The digital transformation shows many facets of change. It is especially challenging for utility service providers, as they have to introduce smart grid technologies such as renewables and distributed generation. They are also forced to speed up network transition to packet-data networks while still needing to maintain and operate an established communications network.
Caught in this dual role, the game changer for network transition and operation will be how electric utilities join forces to achieve a fine balance between the demand for introducing new technologies, intense competition, governmental regulations and own organizational change.
Utility providers managing wide area communications networks with thousands of miles of cables going in many different directions face the costly challenge of managing a complex heterogeneous network with a wide variety of technologies across different vendors. In this case, handling network expansions and network transition becomes difficult to manage and even more problematic to plan; as highest availability standards must still be respected in a merging network. Since each case data needs to be manually collected and analyzed, the lacking multi-vendor and multi-technology documentation often creates additional expenditures and unnecessary logistical obstacles. This indefensible and costly matter will only slow down processes and progress. Clearly, for any network operations manager caught in a similar situation, a solution is needed.
Though this may sound too easy at first, the key is not to store essential information on active and passive network components across different systems. Rather, they should be documented within a central database to give network operations managers and expansion planners the possibility to literally see their communications network end-to-end in conjunction with service resources. This opens entirely new possibilities and makes analyzing the network an easier task.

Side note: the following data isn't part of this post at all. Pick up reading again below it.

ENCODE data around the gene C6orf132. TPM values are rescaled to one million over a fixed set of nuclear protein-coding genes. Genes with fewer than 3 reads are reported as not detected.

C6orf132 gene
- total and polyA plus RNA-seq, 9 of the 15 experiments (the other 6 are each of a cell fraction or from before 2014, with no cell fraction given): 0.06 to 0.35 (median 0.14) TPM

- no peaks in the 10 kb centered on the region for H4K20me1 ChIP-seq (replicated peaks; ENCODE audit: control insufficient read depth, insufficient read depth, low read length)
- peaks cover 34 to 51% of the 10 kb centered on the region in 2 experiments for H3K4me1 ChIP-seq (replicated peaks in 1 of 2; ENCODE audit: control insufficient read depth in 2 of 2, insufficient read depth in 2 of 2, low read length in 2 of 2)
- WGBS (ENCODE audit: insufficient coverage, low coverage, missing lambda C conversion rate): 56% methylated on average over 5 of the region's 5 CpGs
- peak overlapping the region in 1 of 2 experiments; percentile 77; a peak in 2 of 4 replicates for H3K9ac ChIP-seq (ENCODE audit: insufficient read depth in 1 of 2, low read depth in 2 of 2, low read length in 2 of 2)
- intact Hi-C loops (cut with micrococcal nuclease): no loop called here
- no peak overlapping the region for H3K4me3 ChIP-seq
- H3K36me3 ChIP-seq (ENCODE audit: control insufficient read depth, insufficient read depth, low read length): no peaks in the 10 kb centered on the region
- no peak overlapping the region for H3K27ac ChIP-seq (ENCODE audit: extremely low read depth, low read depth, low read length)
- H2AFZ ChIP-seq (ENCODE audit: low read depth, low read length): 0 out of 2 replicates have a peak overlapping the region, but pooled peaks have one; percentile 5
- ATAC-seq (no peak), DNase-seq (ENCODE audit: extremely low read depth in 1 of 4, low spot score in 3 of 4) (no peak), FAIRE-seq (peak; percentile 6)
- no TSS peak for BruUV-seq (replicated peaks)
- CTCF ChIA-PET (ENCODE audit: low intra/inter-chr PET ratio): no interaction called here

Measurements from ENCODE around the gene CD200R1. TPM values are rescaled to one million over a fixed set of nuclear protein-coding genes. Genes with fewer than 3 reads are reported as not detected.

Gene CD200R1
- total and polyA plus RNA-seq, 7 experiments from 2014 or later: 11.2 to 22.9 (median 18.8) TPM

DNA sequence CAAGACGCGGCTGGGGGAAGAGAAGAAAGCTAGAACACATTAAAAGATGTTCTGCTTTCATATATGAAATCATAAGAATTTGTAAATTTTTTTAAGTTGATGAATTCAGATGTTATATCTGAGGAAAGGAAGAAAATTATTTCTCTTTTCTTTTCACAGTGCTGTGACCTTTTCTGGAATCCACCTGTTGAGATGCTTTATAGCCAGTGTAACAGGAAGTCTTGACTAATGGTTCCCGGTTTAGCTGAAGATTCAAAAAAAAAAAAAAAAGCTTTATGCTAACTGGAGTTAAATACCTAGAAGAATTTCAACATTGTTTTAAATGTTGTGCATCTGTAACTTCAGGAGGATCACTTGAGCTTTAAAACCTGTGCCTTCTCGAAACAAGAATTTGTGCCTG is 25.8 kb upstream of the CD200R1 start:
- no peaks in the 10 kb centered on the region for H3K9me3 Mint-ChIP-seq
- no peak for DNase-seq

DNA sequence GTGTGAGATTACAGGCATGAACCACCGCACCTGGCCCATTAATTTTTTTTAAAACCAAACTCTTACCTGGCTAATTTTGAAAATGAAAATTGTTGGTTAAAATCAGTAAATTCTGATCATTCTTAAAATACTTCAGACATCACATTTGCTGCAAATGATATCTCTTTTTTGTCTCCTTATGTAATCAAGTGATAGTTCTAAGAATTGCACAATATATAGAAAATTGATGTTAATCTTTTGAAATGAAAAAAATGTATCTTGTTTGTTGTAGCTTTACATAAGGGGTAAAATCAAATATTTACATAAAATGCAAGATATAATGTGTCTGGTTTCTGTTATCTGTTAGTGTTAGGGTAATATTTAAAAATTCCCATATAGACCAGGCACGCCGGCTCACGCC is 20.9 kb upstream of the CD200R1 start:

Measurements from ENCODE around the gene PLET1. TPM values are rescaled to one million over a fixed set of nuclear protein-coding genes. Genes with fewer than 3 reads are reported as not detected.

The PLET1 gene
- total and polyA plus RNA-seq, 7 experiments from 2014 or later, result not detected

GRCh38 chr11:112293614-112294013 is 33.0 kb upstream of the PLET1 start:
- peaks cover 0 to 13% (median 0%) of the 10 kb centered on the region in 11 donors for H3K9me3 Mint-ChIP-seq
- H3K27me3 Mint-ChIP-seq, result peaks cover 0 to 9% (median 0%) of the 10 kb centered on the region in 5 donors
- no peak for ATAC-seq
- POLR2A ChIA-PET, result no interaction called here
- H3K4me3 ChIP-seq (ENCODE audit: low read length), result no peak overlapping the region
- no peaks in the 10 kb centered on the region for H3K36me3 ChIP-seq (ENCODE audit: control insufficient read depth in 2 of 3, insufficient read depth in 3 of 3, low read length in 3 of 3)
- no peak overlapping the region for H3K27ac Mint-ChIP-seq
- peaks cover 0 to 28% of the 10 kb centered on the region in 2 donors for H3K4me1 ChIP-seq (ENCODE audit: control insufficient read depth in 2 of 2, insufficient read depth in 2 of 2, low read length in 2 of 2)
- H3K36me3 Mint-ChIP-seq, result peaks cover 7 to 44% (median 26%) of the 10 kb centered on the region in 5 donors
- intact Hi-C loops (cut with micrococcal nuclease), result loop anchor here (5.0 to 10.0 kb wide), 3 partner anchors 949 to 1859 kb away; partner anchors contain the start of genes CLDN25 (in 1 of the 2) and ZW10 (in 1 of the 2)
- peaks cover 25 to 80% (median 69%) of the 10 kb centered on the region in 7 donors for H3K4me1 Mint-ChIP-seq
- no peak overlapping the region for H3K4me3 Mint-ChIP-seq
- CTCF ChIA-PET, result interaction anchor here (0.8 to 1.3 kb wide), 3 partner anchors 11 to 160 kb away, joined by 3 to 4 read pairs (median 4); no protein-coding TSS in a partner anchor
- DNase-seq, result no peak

Recently, NetCom BW, subsidiary of Germany’s third-largest utility provider, had to face the challenge of making reduced network complexity a reality. They operate a large area network of over 6,200 miles of fiber optic cable spanning across approximately 1,500 locations with a focus on working closely with communities. Their infrastructure is primarily used to control their self-owned energy and gas networks, though they offer additional communication services for residential customers, carriers with large bandwidths up to 10gb per second, and business customers, such as data center interconnections with high redundancy requirements.
Originally, NetCom BW was attempting to manage a complex, heterogeneous network with a wide variety of tech, such as WDM, PDH, SDH, and MLPS across multiple vendors. This made planning, managing, and handling network outages difficult, as they had to try to give proper attention to each of these suppliers’ individual, proprietary systems. There was no documentation for a multi-vendor and multi-tech environment. The existing system architecture caused the storage of essential information in different systems and as resultmajor processes became laggard and time consuming. This resulted in the increased possibility of potentially detrimental oversight. Not to mention that their processes slowed down as costs of operating and maintaining multiple systems on a recurring basis also began to rise significantly.
Seeking to overcome these challenges, NetCom BW sought a solution that would increase the flexibility and agility of their network operations. The challenge wasn’t managing the communications network, but enabling the processes behind it and supporting data exchange with third-party systems.
During the evaluation phase, NetCom BW fully realized the benefits of a continuous database as they were able to gain new insights on their data and its quality. They also began to see the possibilities standardizing all pre-existing systems made possible, and were able to systematically reduce the number of operating systems to better manage assets and resources.